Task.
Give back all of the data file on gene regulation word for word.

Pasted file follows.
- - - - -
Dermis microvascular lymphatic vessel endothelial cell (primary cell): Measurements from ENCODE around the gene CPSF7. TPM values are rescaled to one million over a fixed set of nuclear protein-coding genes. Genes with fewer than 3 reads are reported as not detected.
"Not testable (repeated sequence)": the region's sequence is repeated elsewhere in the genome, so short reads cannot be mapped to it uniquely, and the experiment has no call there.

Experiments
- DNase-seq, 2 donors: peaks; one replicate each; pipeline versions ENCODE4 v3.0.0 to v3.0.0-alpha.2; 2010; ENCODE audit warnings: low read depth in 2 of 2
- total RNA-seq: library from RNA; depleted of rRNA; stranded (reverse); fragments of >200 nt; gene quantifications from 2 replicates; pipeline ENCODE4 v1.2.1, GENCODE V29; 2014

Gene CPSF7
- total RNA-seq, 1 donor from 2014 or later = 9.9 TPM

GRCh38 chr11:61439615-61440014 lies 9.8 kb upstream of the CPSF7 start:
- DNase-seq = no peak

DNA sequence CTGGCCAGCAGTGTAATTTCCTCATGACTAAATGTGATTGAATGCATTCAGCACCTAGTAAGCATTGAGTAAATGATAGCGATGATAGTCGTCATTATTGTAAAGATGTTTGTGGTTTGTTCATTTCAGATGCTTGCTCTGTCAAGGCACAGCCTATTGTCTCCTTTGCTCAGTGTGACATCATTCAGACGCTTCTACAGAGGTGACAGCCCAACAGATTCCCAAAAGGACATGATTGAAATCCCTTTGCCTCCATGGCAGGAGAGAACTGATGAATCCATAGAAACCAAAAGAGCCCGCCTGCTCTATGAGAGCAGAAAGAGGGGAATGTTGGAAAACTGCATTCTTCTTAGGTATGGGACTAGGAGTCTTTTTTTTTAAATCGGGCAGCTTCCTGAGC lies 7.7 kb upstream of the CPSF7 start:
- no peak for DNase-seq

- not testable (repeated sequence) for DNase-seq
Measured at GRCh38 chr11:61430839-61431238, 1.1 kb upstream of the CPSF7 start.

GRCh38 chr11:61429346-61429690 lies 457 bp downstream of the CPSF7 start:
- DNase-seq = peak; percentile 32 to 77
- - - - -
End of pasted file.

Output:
Dermis microvascular lymphatic vessel endothelial cell (primary cell): Measurements from ENCODE around the gene CPSF7. TPM values are rescaled to one million over a fixed set of nuclear protein-coding genes. Genes with fewer than 3 reads are reported as not detected.
"Not testable (repeated sequence)": the region's sequence is repeated elsewhere in the genome, so short reads cannot be mapped to it uniquely, and the experiment has no call there.

Experiments
- DNase-seq, 2 donors: peaks; one replicate each; pipeline versions ENCODE4 v3.0.0 to v3.0.0-alpha.2; 2010; ENCODE audit warnings: low read depth in 2 of 2
- total RNA-seq: library from RNA; depleted of rRNA; stranded (reverse); fragments of >200 nt; gene quantifications from 2 replicates; pipeline ENCODE4 v1.2.1, GENCODE V29; 2014

Gene CPSF7
- total RNA-seq, 1 donor from 2014 or later = 9.9 TPM

GRCh38 chr11:61439615-61440014 lies 9.8 kb upstream of the CPSF7 start:
- DNase-seq = no peak

DNA sequence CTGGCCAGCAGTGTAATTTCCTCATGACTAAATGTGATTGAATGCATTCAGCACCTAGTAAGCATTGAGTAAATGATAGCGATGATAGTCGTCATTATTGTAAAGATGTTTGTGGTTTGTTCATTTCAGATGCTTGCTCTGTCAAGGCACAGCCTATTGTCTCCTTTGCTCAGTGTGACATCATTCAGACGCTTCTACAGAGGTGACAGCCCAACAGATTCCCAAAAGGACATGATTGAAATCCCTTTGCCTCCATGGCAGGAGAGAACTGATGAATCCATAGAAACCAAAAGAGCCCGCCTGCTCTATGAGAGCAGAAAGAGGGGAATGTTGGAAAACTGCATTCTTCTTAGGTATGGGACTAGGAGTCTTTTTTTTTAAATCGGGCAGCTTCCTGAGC lies 7.7 kb upstream of the CPSF7 start:
- no peak for DNase-seq

- not testable (repeated sequence) for DNase-seq
Measured at GRCh38 chr11:61430839-61431238, 1.1 kb upstream of the CPSF7 start.

GRCh38 chr11:61429346-61429690 lies 457 bp downstream of the CPSF7 start:
- DNase-seq = peak; percentile 32 to 77